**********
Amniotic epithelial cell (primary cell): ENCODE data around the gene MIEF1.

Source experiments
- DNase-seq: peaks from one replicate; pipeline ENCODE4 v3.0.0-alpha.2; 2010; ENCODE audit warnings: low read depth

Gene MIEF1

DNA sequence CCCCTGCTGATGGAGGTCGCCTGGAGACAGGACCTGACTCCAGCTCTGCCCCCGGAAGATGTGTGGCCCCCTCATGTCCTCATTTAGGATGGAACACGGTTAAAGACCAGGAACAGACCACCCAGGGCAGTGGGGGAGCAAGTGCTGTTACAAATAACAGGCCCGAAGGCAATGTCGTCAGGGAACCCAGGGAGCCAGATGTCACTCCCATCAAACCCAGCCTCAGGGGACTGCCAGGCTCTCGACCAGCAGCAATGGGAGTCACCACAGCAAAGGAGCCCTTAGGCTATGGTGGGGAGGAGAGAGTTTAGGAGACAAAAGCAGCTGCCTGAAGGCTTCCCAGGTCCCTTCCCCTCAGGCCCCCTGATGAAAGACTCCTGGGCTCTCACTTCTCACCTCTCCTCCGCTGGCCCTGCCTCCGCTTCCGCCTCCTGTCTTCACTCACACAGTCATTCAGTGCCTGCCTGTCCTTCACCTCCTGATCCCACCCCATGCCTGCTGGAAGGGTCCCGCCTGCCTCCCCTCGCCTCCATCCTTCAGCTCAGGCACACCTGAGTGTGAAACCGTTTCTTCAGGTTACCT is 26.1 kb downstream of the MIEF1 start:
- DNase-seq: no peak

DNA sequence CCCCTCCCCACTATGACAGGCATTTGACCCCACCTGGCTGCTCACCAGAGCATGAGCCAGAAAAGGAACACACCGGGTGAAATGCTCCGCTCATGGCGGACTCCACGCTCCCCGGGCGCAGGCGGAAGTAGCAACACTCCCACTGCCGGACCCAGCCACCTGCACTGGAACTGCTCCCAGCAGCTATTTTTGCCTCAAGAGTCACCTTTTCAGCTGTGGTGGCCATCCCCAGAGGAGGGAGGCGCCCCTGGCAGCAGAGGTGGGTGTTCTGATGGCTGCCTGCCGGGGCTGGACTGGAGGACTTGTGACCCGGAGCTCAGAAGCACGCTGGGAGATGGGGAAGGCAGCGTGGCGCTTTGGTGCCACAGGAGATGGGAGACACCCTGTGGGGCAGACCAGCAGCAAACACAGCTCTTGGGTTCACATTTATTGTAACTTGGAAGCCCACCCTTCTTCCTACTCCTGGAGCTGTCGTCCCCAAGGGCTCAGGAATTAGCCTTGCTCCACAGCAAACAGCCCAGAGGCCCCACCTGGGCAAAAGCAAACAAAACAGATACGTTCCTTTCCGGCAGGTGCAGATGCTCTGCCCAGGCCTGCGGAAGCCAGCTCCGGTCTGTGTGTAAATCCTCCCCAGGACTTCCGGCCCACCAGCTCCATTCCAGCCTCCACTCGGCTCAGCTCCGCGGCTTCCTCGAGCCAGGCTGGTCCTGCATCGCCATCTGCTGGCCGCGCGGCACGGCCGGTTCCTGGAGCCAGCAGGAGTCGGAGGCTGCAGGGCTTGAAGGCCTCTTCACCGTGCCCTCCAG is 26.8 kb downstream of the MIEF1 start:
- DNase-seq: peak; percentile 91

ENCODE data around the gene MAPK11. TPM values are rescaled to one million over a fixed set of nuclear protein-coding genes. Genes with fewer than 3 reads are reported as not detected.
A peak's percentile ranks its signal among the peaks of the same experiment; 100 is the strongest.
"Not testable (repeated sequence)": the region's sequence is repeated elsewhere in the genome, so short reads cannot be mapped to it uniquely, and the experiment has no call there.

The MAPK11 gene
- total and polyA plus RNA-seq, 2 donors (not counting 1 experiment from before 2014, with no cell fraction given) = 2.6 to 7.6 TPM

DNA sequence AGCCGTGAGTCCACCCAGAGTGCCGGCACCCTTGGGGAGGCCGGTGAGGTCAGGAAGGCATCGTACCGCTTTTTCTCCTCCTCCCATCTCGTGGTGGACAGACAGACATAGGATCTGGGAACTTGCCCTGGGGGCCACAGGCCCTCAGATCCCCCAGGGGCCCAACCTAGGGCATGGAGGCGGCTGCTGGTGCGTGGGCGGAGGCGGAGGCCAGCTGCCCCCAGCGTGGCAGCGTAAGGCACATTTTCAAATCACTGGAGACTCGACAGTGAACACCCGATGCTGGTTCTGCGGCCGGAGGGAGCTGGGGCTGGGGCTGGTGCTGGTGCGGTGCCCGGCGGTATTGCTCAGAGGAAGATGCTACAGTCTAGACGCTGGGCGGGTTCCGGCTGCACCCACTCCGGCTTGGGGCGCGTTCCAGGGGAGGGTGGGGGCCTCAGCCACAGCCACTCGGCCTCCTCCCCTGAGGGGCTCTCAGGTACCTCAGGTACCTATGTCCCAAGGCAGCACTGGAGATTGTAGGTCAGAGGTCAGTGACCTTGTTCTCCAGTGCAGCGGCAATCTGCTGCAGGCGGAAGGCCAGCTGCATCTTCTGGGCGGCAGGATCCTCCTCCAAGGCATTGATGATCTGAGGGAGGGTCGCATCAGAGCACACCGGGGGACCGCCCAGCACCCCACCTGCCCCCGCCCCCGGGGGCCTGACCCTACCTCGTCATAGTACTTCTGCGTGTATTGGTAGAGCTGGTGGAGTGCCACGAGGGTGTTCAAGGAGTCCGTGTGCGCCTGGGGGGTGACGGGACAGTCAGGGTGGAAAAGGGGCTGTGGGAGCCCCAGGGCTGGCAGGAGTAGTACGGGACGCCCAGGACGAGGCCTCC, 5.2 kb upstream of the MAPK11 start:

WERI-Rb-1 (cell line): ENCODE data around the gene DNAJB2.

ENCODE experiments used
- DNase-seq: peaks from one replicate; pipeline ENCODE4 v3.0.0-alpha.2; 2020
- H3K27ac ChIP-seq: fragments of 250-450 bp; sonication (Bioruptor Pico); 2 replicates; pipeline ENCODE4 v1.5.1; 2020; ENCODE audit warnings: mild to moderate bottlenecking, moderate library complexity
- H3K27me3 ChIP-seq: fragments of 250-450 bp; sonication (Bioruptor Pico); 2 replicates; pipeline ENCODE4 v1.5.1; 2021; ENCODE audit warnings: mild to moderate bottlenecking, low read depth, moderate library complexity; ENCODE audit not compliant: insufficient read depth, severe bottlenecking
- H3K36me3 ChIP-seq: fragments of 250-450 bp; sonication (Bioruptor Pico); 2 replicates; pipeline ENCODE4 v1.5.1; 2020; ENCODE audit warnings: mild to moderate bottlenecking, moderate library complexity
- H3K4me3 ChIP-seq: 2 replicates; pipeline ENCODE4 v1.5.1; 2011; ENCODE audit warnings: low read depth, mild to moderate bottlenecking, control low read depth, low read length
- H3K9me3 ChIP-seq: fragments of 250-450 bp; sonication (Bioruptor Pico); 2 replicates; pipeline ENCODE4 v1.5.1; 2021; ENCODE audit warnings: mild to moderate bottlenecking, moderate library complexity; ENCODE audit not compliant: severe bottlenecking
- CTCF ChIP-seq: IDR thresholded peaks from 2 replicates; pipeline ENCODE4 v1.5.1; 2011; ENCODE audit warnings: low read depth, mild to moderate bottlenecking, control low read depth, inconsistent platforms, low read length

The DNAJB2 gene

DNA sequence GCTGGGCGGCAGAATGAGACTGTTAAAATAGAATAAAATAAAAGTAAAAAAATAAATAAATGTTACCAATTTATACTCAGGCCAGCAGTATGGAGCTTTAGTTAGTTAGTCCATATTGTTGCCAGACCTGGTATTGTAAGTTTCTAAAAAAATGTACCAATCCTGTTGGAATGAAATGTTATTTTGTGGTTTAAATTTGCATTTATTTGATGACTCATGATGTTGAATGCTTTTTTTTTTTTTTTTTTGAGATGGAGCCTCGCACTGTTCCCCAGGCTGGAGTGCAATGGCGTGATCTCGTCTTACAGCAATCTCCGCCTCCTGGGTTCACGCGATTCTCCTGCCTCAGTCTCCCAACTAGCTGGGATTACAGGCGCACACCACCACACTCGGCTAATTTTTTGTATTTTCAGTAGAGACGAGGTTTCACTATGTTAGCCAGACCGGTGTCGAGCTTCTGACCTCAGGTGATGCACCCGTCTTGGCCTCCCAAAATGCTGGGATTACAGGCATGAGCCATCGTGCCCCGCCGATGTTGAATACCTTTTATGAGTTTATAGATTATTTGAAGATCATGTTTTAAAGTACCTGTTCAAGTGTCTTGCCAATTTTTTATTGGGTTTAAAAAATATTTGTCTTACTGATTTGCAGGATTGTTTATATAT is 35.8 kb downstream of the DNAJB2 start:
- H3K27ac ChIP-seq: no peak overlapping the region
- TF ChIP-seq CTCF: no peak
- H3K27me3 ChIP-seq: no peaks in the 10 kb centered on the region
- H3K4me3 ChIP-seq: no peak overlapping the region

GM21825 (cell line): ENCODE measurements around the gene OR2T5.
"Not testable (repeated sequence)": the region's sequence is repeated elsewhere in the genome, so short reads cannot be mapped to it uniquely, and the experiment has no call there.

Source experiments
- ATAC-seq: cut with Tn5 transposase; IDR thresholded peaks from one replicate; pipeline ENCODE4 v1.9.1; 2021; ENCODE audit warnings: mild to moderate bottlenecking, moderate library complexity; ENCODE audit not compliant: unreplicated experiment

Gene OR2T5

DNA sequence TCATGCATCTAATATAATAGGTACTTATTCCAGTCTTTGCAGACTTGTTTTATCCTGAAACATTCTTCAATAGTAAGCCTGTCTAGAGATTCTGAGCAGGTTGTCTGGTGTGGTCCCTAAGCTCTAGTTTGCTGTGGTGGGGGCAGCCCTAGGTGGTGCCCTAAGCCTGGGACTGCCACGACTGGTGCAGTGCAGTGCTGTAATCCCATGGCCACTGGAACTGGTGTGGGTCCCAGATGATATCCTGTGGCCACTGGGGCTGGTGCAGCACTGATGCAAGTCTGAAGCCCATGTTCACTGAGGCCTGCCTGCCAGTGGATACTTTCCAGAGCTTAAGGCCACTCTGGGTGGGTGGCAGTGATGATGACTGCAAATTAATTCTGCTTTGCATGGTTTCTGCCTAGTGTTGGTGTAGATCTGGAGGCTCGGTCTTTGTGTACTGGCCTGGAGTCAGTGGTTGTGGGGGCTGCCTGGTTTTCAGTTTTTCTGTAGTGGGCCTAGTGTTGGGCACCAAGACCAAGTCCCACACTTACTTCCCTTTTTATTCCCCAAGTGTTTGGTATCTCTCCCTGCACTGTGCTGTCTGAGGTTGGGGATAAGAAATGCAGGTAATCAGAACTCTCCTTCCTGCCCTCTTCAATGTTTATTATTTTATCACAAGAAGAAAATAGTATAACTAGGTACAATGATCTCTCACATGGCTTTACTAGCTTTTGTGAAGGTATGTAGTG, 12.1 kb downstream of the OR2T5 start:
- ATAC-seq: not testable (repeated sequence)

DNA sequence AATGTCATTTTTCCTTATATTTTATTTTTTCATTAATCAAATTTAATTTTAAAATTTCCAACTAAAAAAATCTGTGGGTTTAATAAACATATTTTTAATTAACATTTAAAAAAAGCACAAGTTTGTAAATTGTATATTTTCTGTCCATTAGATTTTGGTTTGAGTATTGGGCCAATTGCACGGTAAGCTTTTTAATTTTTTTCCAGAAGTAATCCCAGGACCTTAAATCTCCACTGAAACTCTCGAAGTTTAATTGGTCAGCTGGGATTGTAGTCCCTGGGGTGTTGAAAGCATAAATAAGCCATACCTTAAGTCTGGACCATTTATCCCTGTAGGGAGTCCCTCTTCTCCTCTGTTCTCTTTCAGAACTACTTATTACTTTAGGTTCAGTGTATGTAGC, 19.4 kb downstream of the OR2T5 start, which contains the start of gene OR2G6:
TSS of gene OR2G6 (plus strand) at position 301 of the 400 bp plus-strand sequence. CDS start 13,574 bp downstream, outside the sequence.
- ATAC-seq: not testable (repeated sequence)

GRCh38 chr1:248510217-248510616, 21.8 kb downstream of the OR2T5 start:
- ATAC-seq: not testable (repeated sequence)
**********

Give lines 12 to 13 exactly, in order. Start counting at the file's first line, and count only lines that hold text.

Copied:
The MAPK11 gene
- total and polyA plus RNA-seq, 2 donors (not counting 1 experiment from before 2014, with no cell fraction given) = 2.6 to 7.6 TPM